Weekly Photo Challenge: RARE

Elephants Hauling Teak, Chiang Mai Thailand copy

This is an old photograph from my collection, one I took way back in 1972 when the elephant was still known as “the tractor of Thailand”.  Sadly, the lovely big animals no longer haul teak and this sort of thing is a rare occurrence now as they no longer live a happy life with their mahouts in the forests in the north of the country.  Their habitat has been destroyed by logging, legal and illegal, and most of them have had to journey south with their mahouts, to the coastal areas where they are reduced to giving rides to tourists.  In many cases they fall ill from diseases to which they have no resistance; the grasses along the sides of the road are sprayed with pesticides which harm them, and their young ones are often taken away from them and chained up outside a bar for the amusement of tourists.

If you see such a thing, tell the owner you don’t approve.

 

 

 

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2 thoughts on “Weekly Photo Challenge: RARE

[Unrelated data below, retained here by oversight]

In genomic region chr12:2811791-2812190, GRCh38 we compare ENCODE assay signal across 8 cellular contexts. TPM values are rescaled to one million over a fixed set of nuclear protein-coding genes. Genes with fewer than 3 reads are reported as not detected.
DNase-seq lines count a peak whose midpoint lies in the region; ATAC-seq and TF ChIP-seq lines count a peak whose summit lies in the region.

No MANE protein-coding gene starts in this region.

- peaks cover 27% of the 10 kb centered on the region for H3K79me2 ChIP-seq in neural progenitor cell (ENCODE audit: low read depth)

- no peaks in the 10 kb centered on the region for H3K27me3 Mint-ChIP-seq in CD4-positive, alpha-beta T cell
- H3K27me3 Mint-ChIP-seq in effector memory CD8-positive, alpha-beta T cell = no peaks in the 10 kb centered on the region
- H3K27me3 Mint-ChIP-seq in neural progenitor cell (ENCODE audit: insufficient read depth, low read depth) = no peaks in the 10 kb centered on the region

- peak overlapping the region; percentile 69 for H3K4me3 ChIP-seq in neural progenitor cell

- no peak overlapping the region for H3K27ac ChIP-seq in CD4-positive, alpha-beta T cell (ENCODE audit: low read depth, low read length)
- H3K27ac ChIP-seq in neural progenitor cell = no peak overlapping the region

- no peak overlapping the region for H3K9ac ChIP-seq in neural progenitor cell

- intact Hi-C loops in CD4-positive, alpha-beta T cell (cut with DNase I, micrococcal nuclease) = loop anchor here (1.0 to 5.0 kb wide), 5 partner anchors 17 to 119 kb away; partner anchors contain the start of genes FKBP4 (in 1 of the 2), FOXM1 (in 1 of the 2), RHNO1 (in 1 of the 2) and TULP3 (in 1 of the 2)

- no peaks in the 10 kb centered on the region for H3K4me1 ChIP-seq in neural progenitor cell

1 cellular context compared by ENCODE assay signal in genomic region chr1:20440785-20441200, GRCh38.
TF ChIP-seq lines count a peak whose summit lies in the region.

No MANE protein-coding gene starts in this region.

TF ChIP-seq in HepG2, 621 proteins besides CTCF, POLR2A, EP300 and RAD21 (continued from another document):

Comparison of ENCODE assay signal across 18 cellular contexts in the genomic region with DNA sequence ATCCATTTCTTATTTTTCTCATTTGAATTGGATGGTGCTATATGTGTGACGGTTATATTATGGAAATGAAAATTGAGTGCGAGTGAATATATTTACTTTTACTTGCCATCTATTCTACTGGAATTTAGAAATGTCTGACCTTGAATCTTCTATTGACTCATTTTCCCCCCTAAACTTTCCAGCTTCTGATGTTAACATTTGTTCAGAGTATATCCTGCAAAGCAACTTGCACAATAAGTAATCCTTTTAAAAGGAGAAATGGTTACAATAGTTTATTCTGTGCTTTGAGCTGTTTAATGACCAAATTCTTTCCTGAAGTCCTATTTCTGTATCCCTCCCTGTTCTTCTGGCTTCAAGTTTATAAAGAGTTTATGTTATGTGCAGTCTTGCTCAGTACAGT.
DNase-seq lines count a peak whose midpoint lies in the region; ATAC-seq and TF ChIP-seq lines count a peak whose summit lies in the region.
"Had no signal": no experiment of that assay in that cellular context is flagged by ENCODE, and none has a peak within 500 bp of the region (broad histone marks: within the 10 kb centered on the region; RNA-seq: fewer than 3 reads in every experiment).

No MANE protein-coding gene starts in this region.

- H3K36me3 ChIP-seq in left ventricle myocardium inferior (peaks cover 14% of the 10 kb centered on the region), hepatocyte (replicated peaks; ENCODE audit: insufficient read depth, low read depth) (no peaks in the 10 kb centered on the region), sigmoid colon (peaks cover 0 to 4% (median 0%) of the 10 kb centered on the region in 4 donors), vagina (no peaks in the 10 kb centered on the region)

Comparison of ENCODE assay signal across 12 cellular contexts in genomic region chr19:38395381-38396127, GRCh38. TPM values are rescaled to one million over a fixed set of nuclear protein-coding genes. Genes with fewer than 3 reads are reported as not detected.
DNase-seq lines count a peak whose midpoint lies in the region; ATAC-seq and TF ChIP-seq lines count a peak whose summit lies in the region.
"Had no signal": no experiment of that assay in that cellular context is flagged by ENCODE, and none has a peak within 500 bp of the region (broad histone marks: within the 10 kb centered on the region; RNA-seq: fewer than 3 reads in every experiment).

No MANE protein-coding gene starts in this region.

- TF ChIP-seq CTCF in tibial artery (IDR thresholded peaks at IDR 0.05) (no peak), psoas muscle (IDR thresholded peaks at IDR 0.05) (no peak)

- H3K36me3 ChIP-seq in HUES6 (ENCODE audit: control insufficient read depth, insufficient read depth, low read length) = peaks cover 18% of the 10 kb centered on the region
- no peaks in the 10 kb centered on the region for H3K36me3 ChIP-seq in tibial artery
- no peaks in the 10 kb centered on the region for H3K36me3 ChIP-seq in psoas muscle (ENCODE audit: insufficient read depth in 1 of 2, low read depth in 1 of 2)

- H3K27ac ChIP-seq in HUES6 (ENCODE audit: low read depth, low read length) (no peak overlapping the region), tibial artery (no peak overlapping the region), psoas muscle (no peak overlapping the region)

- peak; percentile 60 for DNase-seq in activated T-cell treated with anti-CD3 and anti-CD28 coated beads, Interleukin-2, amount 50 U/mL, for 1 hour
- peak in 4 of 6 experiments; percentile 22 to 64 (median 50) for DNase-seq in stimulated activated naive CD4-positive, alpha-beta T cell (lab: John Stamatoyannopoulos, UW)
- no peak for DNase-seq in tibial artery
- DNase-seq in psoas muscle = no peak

1. I’ve heard much about the unethical training and abuse of elephants, and had the thought that, if anyone were to treat a horse this way, they’d never get away with it nowadays. And, I wonder if an elephant could be trained as a draught or pack animal without using the cruel methods most people allege. I have yet to find an authoritative answer.

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  2. Actually in the old days in Thailand, the elephant’s life mirrored that of its owner and the baby elephant would grow up with the young male Thai who would eventually be his mahout (a family business). The first 3 years it spent by its mother’s side watching her work, then six years at ‘elephant school’ learning the trade, then working as an apprentice for about 4 hours a day, then a fully-fledged teak hauler when it worked no more than 6 hours a day, and never in the midday heat. At about 60/65 the elephant was retired along with its owner (the life span is something similar) and when it died, the tusks were collected by the government (all ivory is government property) but the mahout got to keep the bones from which he made jewellry and other small bits and pieces which he sold. Call it his pension.
    I worked closely with the Elephant Protection League in Phuket who raised money to employ a vet to look after the roaming pachyderms and I was responsible for them getting an Award from the British Guild of Travel Journalists. I published a few articles on their plight and the response was very satisfying.

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